My network gear has growing like a travelling watermelon vine, so I decided its time to consolidate everything into some sort of 19" rack. A friend gave me a pair of rack rails a few months ago and I set about figuring out how I was going to implement them. After some research and thought, I found a simple design using 2x4s connected with pocket screws to frame out the rails from a fellow blogger which can be found here Tom Builds Stuff - DIY Server Rack Plans.
I've always been pleased with pocket hole joinery via my Kreg Jig. For this build I wanted to go heavy duty and used a Kreg KJHD jig with their Heavy Duty pocket screws. Kreg's KJHD line is for use in 2x4, 2x6, etc lumber. The screws as you can see are heavier and are come with an anti-corrosion coating with for outdoor use. As usual, the whole process of doing pocket joints is a pleasure.
Most of my lumber I already had sitting around. Several pieces I had were from old skids that were full of staples that I was going to burn, so I pulled them out of my recycle pile, removed the staples and cut off the bad parts. The wheels are 3" polyurethane with both wheel lock and caster lock cost about $7.50 per wheel. I liked them better than the wheels at Harbor Freight and they were only about $7.50 per wheel. You can find them HERE on Amazon. My rack won't see much rolling, but I wanted to be able to easily swing the rack around to access the back.
I was going to make a plywood top and bottom, however I had those recycled 2x4 scraps laying around to put to use and the whole open space concept for airflow was appealing to me. I placed the 2x4s across the width on the bottom because I knew I'd have a long UPS and a PC needing depth support. The top I figured I might have a monitor and keyboard for server access, so I placed 2x4's across front to back to support wide items.
Here you can see my initial setup of the rack in my basement, next to a workbench and the rear of my in wall audio rack. With all 4 wheels locked, I was relieved that the rack is pretty solid. This was a concern, as I wanted to keep the NAS as stable as possible. Theres still some cleanup to do, but its up and running. Best of all, there is no glue in the rack and I'm free to break down the entire thing and reuse any of it at anytime I want, or add to it in any way I see fit. Versatility is the name of the game when you build it yourself.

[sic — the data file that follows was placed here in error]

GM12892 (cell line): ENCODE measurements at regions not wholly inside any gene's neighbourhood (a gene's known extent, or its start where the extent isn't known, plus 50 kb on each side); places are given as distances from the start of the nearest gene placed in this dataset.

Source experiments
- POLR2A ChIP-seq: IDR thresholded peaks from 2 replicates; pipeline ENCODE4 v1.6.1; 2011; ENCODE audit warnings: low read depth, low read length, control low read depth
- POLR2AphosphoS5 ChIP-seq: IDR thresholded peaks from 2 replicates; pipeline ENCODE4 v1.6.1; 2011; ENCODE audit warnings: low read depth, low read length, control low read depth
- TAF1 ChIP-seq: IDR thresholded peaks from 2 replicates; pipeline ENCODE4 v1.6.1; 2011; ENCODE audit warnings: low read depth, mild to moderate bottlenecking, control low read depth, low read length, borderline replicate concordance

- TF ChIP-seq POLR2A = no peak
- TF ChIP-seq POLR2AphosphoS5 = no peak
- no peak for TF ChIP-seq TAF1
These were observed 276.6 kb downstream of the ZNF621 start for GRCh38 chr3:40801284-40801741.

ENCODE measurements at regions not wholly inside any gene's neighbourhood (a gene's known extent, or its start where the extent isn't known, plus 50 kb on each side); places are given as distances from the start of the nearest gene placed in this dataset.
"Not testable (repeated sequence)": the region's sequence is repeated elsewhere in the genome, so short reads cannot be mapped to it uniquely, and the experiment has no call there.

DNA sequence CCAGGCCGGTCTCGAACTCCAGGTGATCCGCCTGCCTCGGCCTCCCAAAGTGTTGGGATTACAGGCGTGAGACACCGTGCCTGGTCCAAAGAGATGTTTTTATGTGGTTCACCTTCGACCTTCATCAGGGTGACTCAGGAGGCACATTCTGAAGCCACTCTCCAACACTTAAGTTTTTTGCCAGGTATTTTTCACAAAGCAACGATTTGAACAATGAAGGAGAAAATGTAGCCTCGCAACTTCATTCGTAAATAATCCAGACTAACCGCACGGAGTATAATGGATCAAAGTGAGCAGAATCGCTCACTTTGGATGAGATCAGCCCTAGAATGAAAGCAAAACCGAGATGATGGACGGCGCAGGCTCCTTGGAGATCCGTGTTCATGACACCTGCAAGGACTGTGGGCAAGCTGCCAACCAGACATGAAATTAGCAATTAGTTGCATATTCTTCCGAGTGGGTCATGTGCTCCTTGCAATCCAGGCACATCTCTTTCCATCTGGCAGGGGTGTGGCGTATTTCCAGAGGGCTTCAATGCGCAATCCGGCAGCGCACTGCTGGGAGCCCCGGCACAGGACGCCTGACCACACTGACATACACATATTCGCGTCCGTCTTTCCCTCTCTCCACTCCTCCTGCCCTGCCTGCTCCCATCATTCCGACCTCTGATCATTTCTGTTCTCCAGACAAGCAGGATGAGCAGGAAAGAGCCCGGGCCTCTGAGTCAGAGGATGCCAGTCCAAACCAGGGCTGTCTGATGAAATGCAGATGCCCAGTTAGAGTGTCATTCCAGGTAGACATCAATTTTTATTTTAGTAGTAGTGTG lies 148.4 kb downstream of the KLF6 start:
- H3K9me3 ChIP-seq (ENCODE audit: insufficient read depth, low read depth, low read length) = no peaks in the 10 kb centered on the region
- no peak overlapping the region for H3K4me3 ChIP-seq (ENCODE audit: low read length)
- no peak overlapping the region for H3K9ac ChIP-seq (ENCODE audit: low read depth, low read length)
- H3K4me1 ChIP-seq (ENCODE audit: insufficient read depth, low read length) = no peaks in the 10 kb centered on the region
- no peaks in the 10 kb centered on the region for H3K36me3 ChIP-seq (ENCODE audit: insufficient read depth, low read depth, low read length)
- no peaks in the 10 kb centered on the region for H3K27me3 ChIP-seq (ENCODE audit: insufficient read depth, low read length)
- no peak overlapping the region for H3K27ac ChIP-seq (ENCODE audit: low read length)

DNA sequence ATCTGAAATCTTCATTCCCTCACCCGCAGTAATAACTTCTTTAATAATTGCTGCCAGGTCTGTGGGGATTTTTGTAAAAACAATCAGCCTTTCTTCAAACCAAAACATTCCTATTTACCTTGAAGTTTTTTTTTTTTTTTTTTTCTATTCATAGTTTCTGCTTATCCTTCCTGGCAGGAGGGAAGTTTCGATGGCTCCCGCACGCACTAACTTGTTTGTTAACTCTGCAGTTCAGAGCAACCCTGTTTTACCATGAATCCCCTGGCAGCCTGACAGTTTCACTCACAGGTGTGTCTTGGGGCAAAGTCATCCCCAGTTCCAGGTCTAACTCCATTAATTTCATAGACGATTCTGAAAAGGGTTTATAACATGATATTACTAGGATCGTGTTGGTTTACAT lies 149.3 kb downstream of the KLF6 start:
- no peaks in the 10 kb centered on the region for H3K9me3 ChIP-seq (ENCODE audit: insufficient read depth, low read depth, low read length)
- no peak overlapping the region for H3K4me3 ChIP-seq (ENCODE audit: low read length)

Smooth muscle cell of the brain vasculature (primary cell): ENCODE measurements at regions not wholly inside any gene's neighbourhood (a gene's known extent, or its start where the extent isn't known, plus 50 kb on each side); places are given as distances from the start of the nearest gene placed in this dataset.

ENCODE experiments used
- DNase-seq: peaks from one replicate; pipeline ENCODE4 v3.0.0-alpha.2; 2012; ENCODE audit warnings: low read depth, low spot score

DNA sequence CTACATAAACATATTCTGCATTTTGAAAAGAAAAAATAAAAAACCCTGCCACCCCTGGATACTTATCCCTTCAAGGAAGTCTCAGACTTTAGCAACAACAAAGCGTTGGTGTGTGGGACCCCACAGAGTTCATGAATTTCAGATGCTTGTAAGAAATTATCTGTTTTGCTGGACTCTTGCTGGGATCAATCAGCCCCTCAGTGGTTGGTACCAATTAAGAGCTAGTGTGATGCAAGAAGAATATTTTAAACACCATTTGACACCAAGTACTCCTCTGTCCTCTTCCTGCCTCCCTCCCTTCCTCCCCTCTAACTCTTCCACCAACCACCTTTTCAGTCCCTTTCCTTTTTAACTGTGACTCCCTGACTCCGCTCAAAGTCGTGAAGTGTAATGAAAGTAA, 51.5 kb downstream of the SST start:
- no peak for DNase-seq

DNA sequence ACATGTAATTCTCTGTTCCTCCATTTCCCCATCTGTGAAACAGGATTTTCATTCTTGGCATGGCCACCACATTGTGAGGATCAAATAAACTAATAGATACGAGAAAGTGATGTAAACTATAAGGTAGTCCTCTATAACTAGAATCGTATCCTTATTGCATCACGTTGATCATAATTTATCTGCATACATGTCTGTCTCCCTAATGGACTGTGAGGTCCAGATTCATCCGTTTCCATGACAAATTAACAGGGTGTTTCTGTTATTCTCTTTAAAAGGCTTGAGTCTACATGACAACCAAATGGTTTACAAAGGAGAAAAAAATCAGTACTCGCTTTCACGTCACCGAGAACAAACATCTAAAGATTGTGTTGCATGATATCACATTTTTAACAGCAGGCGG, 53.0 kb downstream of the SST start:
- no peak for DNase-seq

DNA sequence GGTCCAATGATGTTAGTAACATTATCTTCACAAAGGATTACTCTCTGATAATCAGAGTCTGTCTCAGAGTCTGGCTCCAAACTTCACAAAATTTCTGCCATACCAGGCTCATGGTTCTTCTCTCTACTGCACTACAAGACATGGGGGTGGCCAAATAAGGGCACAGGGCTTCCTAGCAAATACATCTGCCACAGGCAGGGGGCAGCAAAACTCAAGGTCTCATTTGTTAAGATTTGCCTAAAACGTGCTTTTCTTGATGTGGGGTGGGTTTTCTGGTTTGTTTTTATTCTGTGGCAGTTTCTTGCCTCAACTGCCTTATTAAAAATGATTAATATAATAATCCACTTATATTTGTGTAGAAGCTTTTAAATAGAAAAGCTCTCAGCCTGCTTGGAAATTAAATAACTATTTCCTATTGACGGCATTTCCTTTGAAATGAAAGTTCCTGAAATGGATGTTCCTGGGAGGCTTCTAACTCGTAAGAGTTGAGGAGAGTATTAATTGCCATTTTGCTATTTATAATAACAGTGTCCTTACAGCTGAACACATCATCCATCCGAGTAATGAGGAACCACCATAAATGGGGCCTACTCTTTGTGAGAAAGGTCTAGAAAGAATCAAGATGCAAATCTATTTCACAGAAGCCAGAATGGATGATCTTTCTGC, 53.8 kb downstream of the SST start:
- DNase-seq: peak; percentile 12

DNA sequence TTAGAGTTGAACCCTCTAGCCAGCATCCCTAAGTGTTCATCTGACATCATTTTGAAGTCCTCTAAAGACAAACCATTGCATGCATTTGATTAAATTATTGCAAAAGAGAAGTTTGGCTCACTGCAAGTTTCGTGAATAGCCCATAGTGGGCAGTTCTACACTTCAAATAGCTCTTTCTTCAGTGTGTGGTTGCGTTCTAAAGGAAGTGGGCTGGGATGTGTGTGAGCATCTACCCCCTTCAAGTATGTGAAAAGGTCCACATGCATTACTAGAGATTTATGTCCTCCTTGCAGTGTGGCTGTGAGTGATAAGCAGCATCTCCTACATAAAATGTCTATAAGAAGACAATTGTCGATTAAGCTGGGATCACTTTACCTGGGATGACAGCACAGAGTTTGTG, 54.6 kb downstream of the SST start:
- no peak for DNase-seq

Below is a list of some of the gear currently in the rack, with links.
Ubiquiti US-24 port Unifi Switch
Ubiquiti Unifi Security Gateway (router)
Ubiquiti Unifi Cloudy Key
Ubiquiti Networks Unifi 802.11ac Dual-Radio PRO Access Point (not pictured)
Motorola SB6141 Cable Modem
Synology DS1817+ 8GB NAS - loaded with 5 HGST 8TB NAS drives in a RAID6 array and 2 Samsung 2TB Spinpoint drives in a RAID0 array.
Synology DS211 - backup target 2 Seagate 4TB drives in a RAID0 array.
Western Digital MyBook 4TB USB3 - backup target
SiliconeDust HDHomeRun Extend - Over the air networked HD broadcast tuner (new version)
APC SUA1000XL Battery Backup - Extended Runtime battery backup.
Dell Studio XPS9000 - Core i7 4GB - Sitting idle for future use.